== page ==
We Must Acknowledge Race in Schools

"Blueprint" Board Must Have Race Equity Expertise

A Black person is standing on a sidewalk and has hair past their shoulders and wearing a mask and a t-shirt that says "Use Your Power to Empower."

We need experienced, race-conscious education leaders at the top. While we are happy that the Blueprint for Maryland’s Future Act passed in 2020 and that Governor Hogan’s veto was overridden in 2021, but there is much work left to do to address the root causes of racial disparities in our schools.

The Blueprint for Maryland’s Future was developed to ensure that hundreds of thousands of children can attend “world-class” schools that are well funded. That matters because Maryland has a state constitutional obligation to guarantee our children a “thorough and efficient” education, which has been particularly denied to Black and Brown children for generations.

In July of this year, the Maryland Alliance for Race Equity in Education (MAREE), a coalition of education advocacy, civil rights, and community-based organizations, sent a letter to the state’s Blueprint Board Nominating Committee, which will be recommending members to the state’s new Accountability and Implementation Board, charged with overseeing the Blueprint’s rollout. Board members will be in place for six years and they will have an enormous amount of power in directing how school districts are implementing the various Blueprint programs — including the ability to withhold a certain amount of funding if they deem it necessary.

MAREE’s demand is to have additional criteria for the new members of the Accountability and Implementation Board. These additional criteria would ensure that the Board has both knowledge of racial disparities in Maryland public schools and expertise in race-conscious practices so they can ensure Maryland provides an education and environment for Black and Latinx children to excel in.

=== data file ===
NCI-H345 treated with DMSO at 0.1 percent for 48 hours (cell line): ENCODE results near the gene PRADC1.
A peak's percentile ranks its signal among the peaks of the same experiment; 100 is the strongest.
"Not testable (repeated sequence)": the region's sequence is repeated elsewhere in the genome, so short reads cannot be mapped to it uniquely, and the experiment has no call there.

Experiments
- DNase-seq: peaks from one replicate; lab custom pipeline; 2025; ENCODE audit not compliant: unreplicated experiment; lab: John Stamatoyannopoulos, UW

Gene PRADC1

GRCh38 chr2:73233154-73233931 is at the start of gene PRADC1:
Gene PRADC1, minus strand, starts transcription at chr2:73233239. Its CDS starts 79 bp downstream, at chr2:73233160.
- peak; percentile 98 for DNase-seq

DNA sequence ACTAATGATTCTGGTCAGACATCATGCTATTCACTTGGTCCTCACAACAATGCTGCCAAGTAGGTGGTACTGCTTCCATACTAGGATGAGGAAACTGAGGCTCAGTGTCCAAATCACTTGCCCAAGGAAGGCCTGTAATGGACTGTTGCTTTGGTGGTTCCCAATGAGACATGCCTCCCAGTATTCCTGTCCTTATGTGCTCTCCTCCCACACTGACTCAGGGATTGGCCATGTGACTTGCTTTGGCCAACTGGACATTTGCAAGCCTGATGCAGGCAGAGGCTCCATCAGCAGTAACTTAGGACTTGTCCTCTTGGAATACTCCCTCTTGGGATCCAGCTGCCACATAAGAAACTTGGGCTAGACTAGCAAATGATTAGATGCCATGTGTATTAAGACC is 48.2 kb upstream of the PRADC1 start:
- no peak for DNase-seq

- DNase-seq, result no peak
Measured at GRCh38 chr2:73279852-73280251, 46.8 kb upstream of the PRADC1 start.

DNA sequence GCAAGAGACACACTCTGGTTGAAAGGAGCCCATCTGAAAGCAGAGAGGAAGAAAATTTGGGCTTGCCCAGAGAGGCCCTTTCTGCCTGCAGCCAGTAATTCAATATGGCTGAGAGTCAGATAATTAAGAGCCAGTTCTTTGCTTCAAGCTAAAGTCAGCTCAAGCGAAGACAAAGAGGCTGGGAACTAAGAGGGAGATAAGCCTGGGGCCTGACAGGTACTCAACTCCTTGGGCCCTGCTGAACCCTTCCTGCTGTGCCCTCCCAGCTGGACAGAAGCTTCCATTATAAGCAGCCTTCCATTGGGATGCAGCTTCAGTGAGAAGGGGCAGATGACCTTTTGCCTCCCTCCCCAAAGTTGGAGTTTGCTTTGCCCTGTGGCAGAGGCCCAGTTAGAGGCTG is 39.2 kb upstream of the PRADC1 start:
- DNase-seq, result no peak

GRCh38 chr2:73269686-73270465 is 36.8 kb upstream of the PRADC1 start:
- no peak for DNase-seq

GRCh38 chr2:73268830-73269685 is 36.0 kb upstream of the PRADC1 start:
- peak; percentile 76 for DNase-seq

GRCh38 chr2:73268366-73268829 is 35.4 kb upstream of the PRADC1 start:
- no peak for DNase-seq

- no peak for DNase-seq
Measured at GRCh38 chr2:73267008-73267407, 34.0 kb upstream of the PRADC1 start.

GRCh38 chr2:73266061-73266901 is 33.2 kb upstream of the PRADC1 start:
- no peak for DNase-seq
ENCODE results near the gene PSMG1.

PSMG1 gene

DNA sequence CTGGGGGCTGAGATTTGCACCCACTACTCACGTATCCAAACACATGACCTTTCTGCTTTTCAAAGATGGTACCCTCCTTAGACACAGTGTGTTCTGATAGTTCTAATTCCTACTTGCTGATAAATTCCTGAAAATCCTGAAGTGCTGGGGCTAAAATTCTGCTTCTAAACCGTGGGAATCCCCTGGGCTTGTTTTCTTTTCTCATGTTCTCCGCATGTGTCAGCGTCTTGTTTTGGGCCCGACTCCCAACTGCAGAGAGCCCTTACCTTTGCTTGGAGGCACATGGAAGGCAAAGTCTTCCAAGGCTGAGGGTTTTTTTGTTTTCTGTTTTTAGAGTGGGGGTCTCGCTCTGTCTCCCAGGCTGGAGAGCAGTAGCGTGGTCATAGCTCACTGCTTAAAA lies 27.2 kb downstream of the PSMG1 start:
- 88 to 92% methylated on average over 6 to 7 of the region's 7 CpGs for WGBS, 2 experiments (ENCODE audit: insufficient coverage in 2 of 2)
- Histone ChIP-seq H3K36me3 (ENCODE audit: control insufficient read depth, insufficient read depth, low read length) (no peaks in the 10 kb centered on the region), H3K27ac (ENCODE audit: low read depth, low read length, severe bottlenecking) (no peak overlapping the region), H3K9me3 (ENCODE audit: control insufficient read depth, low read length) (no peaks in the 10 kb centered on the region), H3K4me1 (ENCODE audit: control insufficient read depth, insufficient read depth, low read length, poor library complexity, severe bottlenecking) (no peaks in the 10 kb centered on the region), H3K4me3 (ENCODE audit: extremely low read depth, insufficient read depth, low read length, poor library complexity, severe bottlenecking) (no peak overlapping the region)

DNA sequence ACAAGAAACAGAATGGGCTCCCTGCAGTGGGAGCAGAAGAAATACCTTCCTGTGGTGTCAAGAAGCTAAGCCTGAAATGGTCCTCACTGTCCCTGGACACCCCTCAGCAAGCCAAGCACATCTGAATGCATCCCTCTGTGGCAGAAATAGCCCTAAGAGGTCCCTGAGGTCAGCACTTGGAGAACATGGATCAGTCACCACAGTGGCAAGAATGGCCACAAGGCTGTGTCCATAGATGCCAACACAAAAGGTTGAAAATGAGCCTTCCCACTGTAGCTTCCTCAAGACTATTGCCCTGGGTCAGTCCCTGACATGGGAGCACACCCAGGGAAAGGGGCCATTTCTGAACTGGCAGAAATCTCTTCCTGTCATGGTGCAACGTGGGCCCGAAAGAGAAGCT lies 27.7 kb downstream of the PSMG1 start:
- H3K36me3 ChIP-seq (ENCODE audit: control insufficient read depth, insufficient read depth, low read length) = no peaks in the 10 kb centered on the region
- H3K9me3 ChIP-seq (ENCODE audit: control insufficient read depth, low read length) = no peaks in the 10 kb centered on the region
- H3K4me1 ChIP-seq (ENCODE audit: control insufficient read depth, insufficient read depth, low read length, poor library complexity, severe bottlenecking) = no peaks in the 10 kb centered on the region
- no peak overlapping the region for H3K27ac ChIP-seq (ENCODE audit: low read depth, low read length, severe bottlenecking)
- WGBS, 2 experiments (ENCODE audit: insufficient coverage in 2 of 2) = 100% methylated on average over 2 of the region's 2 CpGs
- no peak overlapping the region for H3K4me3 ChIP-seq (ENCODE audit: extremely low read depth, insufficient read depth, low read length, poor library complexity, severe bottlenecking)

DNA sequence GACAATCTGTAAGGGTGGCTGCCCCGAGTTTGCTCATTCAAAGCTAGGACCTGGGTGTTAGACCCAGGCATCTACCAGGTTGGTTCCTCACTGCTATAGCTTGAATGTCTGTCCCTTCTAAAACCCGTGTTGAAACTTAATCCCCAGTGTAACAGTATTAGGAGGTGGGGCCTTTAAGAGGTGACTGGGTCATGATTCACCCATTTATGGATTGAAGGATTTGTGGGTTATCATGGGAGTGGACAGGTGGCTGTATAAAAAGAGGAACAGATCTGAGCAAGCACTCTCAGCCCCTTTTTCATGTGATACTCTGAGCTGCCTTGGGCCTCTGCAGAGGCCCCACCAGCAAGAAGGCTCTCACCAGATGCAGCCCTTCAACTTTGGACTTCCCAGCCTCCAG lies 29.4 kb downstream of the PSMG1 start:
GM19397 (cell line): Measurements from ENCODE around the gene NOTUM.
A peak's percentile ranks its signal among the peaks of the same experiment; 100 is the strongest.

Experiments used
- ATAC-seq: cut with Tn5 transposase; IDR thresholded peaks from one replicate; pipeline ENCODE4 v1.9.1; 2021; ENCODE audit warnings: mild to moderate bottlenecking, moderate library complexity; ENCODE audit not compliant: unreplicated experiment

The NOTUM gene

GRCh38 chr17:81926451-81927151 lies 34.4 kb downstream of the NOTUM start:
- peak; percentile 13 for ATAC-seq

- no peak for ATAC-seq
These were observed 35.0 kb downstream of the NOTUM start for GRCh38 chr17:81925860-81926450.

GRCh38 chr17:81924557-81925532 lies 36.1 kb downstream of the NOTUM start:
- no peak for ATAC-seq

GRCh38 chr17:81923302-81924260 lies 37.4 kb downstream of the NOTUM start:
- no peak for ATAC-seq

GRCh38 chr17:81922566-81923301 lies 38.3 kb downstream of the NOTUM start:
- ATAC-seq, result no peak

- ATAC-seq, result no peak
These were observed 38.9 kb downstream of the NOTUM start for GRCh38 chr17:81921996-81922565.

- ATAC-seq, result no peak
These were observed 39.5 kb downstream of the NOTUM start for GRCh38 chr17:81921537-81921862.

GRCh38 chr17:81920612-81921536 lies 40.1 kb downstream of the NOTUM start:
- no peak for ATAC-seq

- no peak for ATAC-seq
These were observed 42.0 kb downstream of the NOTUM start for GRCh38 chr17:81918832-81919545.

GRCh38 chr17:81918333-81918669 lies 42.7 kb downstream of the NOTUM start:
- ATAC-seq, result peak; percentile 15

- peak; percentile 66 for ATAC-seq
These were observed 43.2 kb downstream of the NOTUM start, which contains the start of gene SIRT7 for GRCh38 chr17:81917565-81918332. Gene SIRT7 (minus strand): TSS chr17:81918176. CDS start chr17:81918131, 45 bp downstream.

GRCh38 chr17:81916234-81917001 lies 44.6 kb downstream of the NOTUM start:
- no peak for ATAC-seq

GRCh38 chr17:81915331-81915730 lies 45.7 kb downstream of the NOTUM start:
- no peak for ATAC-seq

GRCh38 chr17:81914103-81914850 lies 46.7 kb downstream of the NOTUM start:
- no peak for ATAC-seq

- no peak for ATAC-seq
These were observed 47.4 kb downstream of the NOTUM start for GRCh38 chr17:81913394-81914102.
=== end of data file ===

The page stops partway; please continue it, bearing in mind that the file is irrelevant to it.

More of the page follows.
What do the education leaders need who are overseeing the implementation of Maryland’s Blueprint?

  • Knowledge on how to implement antiracist education practices in school settings;
  • Vast experience working with students who are Black, Brown, and/or from families with low income;
  • Experience working in schools that have high poverty rates and populations of predominantly Black and Brown children;
  • Deep knowledge on how racial disparities in Maryland’s schools affect children;
  • Deep knowledge on the root causes of racial disparities in Maryland’s schools and how to close that achievement gap;
  • Knowledge on how to attract and retain Black teachers and Teachers of Color; and
  • Knowledge on current funding trends in schools. Schools located in the lowest wealth districts in Maryland with largest population of Black and Brown students are the most underfunded according to the state’s own report, and will have more challenges implementing the Blueprint than their better funded neighbors.

As MAREE’s letter points out, our nation is going through a modern racial justice movement. It only makes sense for our places of education to catch up. We cannot tolerate education leaders who oversee and manage public schools continue to not acknowledge race. They only serves to deepen racial disparities. By ignoring the problems, we cannot find the solutions.  

Help get the word out about MAREE’s letter to the state’s Blueprint Nominations Committee. Share this blog on social media and read MAREE’s letter here.

And check out the OpEd, “Education Advocates: Blueprint Board Must Have Members with Expertise in Race Equity,” members of the MAREE coalition recently published in Maryland Matters.

Several children are in a circle holding lifted up hands and are with an adult. They are all smiling and laughing.

(Updated August 18, 2021)